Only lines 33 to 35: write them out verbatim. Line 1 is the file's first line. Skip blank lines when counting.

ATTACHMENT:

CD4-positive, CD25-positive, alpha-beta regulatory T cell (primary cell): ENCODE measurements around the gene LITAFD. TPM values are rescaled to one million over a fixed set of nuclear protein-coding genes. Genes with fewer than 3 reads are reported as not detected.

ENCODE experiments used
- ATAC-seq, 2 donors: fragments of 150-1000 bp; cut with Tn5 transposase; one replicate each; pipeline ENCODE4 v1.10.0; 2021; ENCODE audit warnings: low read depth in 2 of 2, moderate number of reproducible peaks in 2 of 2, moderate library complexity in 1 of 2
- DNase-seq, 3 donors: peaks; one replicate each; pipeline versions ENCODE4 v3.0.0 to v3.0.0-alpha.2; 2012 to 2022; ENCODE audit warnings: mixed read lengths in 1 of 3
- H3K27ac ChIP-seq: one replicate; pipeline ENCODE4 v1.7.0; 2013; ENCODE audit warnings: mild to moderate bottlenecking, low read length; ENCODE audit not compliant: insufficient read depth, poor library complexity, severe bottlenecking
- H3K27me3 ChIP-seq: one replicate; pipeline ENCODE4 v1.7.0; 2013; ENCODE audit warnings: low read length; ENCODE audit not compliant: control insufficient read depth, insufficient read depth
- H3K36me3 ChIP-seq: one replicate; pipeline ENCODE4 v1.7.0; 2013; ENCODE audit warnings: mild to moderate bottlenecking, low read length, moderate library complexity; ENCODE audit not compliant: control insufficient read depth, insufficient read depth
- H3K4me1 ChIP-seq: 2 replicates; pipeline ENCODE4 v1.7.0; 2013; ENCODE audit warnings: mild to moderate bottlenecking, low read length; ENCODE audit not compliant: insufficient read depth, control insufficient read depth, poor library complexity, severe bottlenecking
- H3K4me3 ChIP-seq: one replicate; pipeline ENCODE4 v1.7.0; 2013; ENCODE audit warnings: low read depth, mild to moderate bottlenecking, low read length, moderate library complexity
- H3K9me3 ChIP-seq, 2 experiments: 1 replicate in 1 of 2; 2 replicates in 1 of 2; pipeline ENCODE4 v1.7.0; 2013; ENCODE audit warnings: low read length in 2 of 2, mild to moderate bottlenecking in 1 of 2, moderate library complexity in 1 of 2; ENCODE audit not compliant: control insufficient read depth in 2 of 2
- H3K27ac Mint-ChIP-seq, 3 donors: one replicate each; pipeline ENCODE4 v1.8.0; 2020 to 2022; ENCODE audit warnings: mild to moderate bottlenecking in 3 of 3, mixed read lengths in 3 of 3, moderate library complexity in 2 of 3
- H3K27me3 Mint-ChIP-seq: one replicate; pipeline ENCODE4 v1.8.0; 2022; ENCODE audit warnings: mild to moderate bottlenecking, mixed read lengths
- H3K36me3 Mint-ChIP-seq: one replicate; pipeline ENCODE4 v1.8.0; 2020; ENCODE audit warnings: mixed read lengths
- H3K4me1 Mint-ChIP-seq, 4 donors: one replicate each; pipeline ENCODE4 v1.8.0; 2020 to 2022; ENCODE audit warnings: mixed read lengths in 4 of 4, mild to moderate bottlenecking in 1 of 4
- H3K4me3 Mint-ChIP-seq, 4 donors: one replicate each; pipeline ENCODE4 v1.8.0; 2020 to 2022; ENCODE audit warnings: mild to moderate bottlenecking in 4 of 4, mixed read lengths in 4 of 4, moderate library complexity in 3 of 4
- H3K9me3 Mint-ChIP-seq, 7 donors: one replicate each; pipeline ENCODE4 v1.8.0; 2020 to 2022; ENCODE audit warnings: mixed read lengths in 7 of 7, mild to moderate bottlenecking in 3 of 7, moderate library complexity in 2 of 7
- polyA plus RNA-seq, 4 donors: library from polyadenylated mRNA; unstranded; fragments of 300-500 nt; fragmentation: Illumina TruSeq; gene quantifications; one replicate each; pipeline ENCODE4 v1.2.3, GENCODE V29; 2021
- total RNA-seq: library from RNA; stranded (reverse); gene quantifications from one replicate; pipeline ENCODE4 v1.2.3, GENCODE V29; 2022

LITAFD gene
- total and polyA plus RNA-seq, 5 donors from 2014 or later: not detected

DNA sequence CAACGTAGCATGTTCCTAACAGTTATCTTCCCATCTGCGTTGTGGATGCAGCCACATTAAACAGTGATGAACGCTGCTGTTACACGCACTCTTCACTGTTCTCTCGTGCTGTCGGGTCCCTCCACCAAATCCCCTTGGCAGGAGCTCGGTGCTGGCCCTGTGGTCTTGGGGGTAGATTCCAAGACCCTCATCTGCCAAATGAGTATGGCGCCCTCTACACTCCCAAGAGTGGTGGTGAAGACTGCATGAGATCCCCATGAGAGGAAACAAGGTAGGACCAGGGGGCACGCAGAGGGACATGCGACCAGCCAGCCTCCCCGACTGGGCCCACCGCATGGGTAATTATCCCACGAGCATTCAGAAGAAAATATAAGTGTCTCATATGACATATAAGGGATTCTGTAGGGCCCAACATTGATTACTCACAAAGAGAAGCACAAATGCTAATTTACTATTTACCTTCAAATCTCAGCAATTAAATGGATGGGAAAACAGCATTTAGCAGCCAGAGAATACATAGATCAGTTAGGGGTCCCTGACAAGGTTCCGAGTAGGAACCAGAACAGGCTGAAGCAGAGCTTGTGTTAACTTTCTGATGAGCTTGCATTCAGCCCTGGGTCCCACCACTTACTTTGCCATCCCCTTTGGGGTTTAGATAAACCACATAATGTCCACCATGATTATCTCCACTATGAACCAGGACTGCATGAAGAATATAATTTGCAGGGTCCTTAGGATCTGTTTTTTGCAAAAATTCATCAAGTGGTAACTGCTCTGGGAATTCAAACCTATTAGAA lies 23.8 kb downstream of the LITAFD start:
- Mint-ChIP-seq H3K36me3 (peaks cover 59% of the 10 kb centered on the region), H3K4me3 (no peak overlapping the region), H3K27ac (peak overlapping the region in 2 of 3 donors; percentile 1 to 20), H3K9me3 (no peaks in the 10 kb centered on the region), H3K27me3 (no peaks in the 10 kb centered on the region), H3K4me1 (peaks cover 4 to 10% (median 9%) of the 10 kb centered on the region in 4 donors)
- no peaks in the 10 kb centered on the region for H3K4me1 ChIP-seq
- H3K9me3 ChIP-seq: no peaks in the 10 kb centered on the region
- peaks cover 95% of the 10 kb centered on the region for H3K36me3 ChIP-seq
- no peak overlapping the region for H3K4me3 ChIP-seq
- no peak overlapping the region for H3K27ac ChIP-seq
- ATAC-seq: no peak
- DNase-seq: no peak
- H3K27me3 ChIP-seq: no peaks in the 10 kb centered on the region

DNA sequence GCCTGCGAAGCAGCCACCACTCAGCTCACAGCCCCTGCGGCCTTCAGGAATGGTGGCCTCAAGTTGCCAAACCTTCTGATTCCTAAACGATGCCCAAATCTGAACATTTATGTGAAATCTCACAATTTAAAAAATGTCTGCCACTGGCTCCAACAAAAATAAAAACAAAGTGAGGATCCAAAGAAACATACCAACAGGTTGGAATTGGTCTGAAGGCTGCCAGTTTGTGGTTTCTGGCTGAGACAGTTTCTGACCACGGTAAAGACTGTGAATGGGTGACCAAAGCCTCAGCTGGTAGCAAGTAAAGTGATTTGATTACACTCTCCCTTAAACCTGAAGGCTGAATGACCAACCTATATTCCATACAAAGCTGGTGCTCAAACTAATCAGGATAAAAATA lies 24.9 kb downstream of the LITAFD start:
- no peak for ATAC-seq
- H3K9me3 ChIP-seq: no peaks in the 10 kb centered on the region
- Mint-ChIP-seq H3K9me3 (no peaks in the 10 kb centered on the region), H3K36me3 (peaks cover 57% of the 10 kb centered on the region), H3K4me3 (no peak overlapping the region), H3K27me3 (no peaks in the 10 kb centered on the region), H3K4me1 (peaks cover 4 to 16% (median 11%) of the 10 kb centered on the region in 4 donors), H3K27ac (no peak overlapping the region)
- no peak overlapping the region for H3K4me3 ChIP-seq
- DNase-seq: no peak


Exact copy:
- H3K9me3 ChIP-seq: no peaks in the 10 kb centered on the region
- Mint-ChIP-seq H3K9me3 (no peaks in the 10 kb centered on the region), H3K36me3 (peaks cover 57% of the 10 kb centered on the region), H3K4me3 (no peak overlapping the region), H3K27me3 (no peaks in the 10 kb centered on the region), H3K4me1 (peaks cover 4 to 16% (median 11%) of the 10 kb centered on the region in 4 donors), H3K27ac (no peak overlapping the region)
- no peak overlapping the region for H3K4me3 ChIP-seq